How To Extend the Life of Your Anderson Connectors

Posted on Apr 21, 2014 by Robert Iversrud

Anderson-MultipoleAnderson Power Products (APP) suggests a series of procedures for maintaining and extending the performance life of Anderson Connectors. Following these installation tips, preventative maintenance and corrective procedures can result in lower connector operating costs, greater efficiency and productivity.

Connector Installation Tips

  1. Reference Assembly Instructions specific to the connector. Assembly instructions for a connector can be obtained from APP or a distributor.
  2. Use proper assembly tools.
  3. Reference all applicable electrical standards requirements such as NEC, UL, CSA, etc.
  4. Perform a sample assembly of a few pieces for assembly verification testing. Test these samples for proper crimp dimensions, crimp tightness, crimp resistance and operating temperature.
  5. Perform periodic assembly verification testing to assure assembly process and tooling are performing correctly. Typically, crimp dimensions are checked at short intervals and crimp resistance and secureness are checked at longer intervals. The changes in the wire gauge, wire stranding, wire coatings, contact crimp tools, crimp dies and crimp dimensions will affect the quality characteristics of the crimp. Verification testing should be performed when any of these change.

Connector Crimping and Soldering

Proper crimping and cleaning of the wire is essential for optimizing connector service. A proper crimp that is performed on oxidized wire may have high resistance and could result in excess heat. Cutting back cable to a non-oxidized area and / or cleaning the wire with a wire brush or 3M Scotch Bright ™ is recommended.

improper-stripped-wire1. Stripping Cable Insulation: Problems with cable harness and connector systems often begin with improper or accidental cutting of wire strands while stripping cable insulation. Each strand is important, and all of them must be included in the contact barrel to avoid unnecessary hot spots during operation. When removing insulation, position a sharp blade at a right angle and apply steady, controlled pressure, cutting only the cable insulation, not the copper wire. Strip cable to the proper length for the contact being crimped. Proper lengths are listed in the instruction sheet with each APP connector.

2. Cleaning Copper Wire

Cleaning Copper WireAged and badly tarnished copper should be thoroughly scraped with a stiff wire brush that penetrates the entire bundle cleaning every strand. The wires will then be ready for insertion into the contact barrel when they are brushed to their original bright copper finish. Contact barrels are lined with silver or tin plating to assure consistent conductivity, which will be reduced if the barrel is crimped around aged or tarnished wire.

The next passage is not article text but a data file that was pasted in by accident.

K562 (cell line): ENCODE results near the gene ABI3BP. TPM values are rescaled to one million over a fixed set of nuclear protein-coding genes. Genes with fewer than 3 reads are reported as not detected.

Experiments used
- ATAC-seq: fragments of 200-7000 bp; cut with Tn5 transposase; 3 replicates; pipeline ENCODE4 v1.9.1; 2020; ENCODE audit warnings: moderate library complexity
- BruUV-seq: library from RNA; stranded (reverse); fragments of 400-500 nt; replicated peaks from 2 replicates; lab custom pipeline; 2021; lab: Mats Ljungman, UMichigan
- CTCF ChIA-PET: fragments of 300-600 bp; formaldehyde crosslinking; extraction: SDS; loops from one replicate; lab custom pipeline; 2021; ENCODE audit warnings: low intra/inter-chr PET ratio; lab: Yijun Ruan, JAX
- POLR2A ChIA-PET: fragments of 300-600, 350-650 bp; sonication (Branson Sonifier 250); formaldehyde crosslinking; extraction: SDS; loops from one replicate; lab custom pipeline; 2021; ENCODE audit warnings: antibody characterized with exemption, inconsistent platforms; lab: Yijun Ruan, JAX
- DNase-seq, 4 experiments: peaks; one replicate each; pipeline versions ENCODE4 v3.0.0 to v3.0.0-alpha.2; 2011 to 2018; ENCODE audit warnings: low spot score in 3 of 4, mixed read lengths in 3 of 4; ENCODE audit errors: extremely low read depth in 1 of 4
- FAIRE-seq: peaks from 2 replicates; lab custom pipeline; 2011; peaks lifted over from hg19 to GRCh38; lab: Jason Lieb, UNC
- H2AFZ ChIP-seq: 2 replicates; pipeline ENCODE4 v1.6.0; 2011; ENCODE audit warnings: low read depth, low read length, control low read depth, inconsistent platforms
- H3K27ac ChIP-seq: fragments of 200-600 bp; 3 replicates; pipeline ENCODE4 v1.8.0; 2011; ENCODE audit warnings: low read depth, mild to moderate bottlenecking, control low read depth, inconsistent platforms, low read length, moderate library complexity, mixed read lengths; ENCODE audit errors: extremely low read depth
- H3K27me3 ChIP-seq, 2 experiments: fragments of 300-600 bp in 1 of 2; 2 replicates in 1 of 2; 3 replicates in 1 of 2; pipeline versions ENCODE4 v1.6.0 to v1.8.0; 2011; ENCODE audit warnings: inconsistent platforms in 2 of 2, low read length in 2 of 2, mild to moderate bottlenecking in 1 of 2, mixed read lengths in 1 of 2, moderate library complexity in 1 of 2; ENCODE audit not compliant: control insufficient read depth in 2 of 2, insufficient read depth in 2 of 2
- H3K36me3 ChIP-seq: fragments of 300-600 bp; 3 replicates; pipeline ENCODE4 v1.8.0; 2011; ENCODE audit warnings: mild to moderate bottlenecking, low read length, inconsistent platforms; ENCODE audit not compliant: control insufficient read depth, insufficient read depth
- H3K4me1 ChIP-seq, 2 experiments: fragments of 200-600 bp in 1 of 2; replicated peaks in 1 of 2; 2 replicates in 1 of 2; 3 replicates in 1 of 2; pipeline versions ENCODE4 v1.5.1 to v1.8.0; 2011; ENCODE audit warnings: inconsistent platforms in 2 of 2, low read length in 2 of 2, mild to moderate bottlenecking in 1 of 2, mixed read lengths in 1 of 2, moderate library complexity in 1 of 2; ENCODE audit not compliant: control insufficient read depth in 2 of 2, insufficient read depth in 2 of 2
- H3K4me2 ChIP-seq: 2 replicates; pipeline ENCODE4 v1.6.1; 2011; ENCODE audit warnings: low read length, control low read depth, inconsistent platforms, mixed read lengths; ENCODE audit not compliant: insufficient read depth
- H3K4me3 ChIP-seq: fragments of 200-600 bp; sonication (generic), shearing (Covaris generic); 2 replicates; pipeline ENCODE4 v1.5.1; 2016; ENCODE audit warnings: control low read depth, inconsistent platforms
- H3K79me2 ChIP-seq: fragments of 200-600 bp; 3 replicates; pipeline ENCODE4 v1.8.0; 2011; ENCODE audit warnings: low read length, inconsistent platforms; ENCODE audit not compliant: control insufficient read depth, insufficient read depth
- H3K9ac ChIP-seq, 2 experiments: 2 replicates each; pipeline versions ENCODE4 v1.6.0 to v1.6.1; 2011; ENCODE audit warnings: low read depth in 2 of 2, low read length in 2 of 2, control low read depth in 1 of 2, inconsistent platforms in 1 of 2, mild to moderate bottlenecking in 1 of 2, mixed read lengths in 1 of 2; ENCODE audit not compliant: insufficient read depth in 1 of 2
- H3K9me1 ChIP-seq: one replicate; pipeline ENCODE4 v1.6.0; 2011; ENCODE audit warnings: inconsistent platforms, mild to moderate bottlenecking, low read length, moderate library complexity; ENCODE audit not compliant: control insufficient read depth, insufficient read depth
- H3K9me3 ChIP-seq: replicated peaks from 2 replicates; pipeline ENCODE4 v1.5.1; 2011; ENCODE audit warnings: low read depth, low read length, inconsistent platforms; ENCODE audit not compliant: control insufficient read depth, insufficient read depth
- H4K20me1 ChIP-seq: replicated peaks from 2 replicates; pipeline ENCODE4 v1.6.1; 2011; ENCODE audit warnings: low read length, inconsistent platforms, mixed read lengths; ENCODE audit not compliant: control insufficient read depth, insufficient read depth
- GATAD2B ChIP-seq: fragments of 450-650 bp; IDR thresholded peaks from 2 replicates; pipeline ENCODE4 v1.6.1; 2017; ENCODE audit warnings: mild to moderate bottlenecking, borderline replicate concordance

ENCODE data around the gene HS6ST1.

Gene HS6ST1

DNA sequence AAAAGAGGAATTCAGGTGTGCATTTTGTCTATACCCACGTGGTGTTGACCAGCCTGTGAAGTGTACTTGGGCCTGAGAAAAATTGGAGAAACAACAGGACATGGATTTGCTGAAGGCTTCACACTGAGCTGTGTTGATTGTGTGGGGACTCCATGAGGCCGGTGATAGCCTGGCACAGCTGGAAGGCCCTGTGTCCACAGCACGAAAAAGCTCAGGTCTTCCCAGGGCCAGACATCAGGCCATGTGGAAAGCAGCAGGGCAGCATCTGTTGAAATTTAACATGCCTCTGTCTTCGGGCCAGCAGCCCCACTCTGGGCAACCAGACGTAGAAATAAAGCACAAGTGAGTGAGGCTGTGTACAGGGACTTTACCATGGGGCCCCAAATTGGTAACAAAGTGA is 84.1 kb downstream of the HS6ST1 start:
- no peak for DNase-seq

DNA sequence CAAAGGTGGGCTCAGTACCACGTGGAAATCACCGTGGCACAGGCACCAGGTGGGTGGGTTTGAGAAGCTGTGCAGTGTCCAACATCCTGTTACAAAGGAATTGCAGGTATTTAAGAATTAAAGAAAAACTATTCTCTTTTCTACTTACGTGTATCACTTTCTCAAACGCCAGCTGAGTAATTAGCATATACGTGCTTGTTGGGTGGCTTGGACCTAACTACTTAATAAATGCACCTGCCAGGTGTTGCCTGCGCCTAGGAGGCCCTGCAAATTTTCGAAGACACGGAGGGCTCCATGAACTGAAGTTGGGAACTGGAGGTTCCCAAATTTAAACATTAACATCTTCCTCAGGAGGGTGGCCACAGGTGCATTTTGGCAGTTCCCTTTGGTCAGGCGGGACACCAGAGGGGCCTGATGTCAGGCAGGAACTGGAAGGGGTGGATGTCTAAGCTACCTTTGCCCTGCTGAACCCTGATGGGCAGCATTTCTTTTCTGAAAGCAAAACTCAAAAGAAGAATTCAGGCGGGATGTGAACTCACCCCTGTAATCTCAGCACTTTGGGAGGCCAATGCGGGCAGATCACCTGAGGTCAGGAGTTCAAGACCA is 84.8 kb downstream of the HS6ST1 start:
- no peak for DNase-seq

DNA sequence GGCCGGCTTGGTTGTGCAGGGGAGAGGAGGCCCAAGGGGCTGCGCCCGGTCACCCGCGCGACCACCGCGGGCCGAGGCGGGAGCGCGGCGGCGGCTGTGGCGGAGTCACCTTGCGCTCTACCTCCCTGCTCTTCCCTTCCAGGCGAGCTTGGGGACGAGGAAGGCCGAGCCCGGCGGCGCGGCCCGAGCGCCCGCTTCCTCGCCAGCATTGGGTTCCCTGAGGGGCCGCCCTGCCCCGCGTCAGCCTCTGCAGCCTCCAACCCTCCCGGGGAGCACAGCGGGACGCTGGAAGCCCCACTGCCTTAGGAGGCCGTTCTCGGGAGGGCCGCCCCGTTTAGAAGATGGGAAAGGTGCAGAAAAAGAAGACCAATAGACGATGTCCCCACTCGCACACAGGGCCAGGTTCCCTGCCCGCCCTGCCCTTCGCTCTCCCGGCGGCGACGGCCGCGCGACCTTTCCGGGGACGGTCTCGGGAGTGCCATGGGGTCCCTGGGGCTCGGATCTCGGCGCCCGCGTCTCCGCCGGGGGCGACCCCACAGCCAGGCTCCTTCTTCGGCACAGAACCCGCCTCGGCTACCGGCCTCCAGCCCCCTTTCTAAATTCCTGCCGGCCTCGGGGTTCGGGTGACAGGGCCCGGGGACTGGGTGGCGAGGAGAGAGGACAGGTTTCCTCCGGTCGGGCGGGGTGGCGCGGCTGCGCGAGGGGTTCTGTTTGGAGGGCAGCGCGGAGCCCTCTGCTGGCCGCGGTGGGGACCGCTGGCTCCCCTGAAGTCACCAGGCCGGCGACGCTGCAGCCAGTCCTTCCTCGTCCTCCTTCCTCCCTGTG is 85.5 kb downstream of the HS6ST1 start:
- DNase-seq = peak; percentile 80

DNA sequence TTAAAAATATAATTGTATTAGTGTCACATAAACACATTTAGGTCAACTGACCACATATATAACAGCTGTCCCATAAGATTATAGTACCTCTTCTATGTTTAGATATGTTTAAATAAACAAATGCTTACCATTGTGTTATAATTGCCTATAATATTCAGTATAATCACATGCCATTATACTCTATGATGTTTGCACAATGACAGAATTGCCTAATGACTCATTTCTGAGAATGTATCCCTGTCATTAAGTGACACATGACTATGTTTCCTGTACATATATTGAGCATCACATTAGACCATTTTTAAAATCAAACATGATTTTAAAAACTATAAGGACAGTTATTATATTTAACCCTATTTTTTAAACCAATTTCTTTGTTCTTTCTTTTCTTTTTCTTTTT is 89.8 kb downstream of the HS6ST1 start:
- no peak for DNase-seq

3. Crimping


The best preparation will be defeated if inadequate tools or improper crimping procedures are performed. Never use a hammer and chisel or the "squeeze-in-a-vise" method. They won't do the job and will result in substantial reduction in connector life.

Use an APP crimp tool. Make sure the stripped cable is inserted all the way into the barrel of the contact and that the contact point is centered in the crimp tool. A crimp tool will effectively compress the contact barrel tightly around the cable strands, allowing them to be pressed tightly against each other and against the inside wall of the contact barrel.

When the crimp has been completed, check the appearance of the contact. A properly crimped contact barrel is compacted tightly with the outer strands. The outer strands on an improperly crimped barrel will be loose and will not have adequate clamping force. Test for low pull-out force. If the cable can be loosened, recrimp until it is tight.



 4. Soldering

The alternative to crimping is to solder all cable strands within the contact barrel. When using an open flame, make sure that you are not in an area where explosive gasses are present. The right proportion of solder is essential if this procedure is employed. Use a quality 60/40 solder (60 percent tin, 40 percent lead) in wire form with a rosin flux core. Cable strands should be separately fluxed with rosin paste, and the contact should be held in a vise with the barrel end facing up. Apply heat to the outside of the barrel while the solder flows in beside the wire strands.

Here are some things to avoid when soldering:

A. Don't use too much solder, to the point that it flows out of the contact barrel.

B. Don't allow flux or solder on the outside of the contact. This will interfere with contact mounting within the installation or with the contact connection to a mating connector.

C. Don't overheat and cause excessive solder to "wick" up into the cable and stiffen it. This could interfere with contact flexibility when connectors are mated.

D. Don't solder when contact is in the connector housing. Solder away from the housing and then insert the contact into the housing.

NOTE: Underwriters Laboratories (UL) requires the use of a cable clamp for soldered connections to unsupported leads.

5. Inserting Contact into Housing

Contacts should never be forced into housing. If the contact does not fit easily, check the contact barrel for distortion. Replace the barrel if it is distorted or shows signs of wear or damage.